Yesterday we took a look back at the first six months of 2013 at The Reader Organisation – and what a packed six months they were! Today we’re moving on to the second half of the year; here’s what happened from July to December.
The Reader Organisation was mentioned in ‘From Better to Best’ – a report from the Liverpool Education Commission setting out their vision of turning all capable children in Liverpool to leave primary schools as readers. TRO was chosen by Liverpool Mayor Joe Anderson to help in plans to transform Liverpool into the UK’s foremost reading city – the goal we’ll be aiming to achieve through our Liverpool City of Readers project, launching in 2014.
Staying with our work in education and with young people, we ran a second Reading for Pleasure day conference at Liverpool Hope University and held a very successful Recruitment Day in London. A film documenting the first year of our RISE project was produced, and we celebrated the success of our hardworking North West volunteers at a special Volunteers Afternoon Tea.
Shakespeare’s greatest tragedy came to Calderstones Mansion House, as Shakespeare’s Globe’s touring production of King Lear hit Liverpool for two sell-out, five-star performances. The unique outdoor production, starring Joseph Marcell and Rawiri Paratene, reopened the Garden Theatre for the first time in over 30 years, bringing great literature and theatre back to the heart of the community at Calderstones and thrilling audiences from far and wide. Delighted visitors also rolled up to the Mansion House for our first Calderstones Summer Fair.
The Reader Organisation patron Erwin James wrote about the importance of reading in prison for the Guardian Books blog, mentioning TRO’s criminal justice work, and there was another big development in furthering the reading revolution as Social Business Trust invested £280,000 in TRO.
September was a month recognising The Reader Organisation’s growing social impact – the results of a Social Return on Investment (SRoI) report found that for every £1 invested into Get Into Reading in Wirral, an average of £6.47 worth of benefit to health and wellbeing was returned to group members.
We were also thrilled to win the Growth award at the Social Enterprise Network Powerful Together Awards, recognising achievement in social enterprise across Greater Merseyside, as well as being shortlisted for two further categories.
We welcomed the Lord Mayor of Liverpool and High Sheriff of Merseyside to Calderstones Mansion House, started our Llais a Llyfr/Make Friends With A Book project across North Wales and celebrated the second year of one of our most successful partnerships with Forum Housing in Birkenhead.
Our Hope Readers project at Liverpool Hope University entered into its third year, engaging 125 new Education students with a reading for pleasure culture, and Calderstones received its first commission from Mersey Care NHS Trust to run Get Into Reading and A Little, Aloud workshops as part of their Recovery College provision – the first of many, we hope…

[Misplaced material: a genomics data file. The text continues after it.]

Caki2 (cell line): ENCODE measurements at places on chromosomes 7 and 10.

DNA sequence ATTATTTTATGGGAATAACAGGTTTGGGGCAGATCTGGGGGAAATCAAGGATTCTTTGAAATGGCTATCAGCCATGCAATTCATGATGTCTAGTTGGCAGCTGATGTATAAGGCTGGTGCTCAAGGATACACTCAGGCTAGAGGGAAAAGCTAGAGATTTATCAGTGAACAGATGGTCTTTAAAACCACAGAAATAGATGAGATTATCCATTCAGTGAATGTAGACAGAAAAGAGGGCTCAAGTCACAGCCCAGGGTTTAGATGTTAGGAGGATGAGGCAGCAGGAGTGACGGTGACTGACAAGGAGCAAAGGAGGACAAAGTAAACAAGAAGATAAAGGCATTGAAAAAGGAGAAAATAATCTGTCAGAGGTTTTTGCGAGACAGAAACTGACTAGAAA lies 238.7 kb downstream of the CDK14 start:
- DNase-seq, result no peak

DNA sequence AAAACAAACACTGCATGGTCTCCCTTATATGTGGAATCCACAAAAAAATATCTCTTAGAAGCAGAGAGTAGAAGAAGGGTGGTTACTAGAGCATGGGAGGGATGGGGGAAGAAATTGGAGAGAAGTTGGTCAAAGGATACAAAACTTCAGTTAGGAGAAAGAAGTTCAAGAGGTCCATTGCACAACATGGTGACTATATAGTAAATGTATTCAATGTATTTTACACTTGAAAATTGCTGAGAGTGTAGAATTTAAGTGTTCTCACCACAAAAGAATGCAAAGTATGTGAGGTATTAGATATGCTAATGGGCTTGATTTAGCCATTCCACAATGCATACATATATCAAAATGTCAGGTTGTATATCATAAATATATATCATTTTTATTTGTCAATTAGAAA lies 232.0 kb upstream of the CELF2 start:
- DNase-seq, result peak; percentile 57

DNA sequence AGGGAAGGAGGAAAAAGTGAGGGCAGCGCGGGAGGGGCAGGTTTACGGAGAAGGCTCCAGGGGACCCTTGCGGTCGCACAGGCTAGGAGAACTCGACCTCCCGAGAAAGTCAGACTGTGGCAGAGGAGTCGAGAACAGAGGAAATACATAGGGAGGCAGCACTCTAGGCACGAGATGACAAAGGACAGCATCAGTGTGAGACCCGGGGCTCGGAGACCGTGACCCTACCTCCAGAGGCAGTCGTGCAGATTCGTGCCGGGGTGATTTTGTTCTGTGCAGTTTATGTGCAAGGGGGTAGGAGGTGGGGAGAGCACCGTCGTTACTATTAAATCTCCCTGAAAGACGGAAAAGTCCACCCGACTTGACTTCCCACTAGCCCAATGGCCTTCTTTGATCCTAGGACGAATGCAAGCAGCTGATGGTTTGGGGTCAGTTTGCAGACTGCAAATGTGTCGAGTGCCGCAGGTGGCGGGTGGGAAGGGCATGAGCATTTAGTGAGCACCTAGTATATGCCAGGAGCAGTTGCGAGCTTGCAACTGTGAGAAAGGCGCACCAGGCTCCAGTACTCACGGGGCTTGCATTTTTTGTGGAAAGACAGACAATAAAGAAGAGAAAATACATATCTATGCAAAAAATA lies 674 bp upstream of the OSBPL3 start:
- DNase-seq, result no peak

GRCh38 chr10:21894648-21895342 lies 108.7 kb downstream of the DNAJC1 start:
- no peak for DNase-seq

TRO made the shortlist in the Smarta100 Awards and Jane was highly commended in the Social and Community Leader category of the 2013 Liverpool Post Leaders Awards. The worldwide success of The Unforgotten Coat continued as Frank Cottrell Boyce won Children’s Book of the Year at the German Children’s Literature Awards.
We took part in a number of events for World Mental Health Day, including the ‘Read For Life’ event at University of Liverpool, shared reading about dignity for Global Dignity Day and had lots of Half-Term Hijinks at Calderstones.
We celebrated the achievements of another year full of shared reading at our AGM, held for the first time at Calderstones Mansion House, and heard the inspirational stories of some of our group members from a wide variety of backgrounds. Calderstones was also the setting for several of our Short Courses for Serious Readers, with many satisfied readers enjoying classic literature in the beautiful surroundings.
Frank Cottrell Boyce wowed audiences at Leasowe Library – via the wonders of modern technology; shared reading in the capital got even bigger with the launch of our South London project, expanding our work across Lambeth and Southwark, and Jane was officially launched as one of six new Ashoka Fellows in the UK.
The last month of the year was all about the Penny Readings – and to celebrate 10 years of the festive extravaganza of reading and entertainment, we held the very first Penny Readings Festival at St George’s Hall, where members of the public enjoyed an absolutely free afternoon of Christmas reading and fun.
The Penny Readings and Ha’penny Readings themselves were a huge success, with guests including Frank Cottrell Boyce, Paul Farley, Wirral Ukulele Orchestra, the High Sheriff of Merseyside and many more delighting audiences in shows that Dickens would have surely been proud of.
What a year it has been! We couldn’t have made it all happen without the support of our partners, funders and commissioners, volunteers, group members, trustees, staff and every single follower of the reading revolution.
Let’s see what 2014 will bring…